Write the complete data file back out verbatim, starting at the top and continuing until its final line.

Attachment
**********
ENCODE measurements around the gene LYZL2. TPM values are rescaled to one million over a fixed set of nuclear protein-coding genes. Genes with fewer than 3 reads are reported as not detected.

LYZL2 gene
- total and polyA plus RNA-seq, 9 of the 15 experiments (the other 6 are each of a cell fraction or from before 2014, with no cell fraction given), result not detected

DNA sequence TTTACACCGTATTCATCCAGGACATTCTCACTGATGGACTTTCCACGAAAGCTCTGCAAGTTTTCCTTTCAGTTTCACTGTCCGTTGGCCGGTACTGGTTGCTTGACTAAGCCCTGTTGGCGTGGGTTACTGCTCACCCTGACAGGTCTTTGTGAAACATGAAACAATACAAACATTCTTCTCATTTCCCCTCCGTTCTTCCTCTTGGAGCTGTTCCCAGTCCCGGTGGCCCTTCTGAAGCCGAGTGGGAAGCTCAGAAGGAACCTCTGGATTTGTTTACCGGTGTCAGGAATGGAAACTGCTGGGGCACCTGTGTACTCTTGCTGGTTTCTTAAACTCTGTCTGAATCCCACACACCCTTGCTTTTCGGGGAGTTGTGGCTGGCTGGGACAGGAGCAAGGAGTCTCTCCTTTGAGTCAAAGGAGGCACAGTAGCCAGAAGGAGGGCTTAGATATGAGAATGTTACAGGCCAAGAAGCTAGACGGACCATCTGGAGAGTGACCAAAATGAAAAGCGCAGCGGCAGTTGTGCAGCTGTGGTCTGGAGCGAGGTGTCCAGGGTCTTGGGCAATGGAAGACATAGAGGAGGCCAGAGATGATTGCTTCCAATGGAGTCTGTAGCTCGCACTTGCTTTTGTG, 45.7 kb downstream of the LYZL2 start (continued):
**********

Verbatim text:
ENCODE measurements around the gene LYZL2. TPM values are rescaled to one million over a fixed set of nuclear protein-coding genes. Genes with fewer than 3 reads are reported as not detected.

LYZL2 gene
- total and polyA plus RNA-seq, 9 of the 15 experiments (the other 6 are each of a cell fraction or from before 2014, with no cell fraction given), result not detected

DNA sequence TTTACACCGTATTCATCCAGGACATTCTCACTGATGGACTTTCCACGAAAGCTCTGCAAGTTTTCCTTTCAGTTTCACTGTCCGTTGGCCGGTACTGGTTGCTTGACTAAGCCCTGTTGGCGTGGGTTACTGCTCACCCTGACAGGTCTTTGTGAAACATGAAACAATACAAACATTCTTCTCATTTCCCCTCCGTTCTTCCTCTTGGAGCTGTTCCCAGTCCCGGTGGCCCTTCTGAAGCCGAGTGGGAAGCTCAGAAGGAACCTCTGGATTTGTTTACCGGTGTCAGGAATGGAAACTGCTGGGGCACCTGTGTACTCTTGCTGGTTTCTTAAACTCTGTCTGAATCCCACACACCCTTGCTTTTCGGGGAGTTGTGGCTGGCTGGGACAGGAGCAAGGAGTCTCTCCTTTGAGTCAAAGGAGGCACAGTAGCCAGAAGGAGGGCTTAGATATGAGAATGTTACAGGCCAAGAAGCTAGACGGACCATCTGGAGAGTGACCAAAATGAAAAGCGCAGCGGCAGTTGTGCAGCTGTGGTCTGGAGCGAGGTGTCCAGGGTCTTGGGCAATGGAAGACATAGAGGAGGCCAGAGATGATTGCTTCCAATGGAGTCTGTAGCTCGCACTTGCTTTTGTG, 45.7 kb downstream of the LYZL2 start (continued):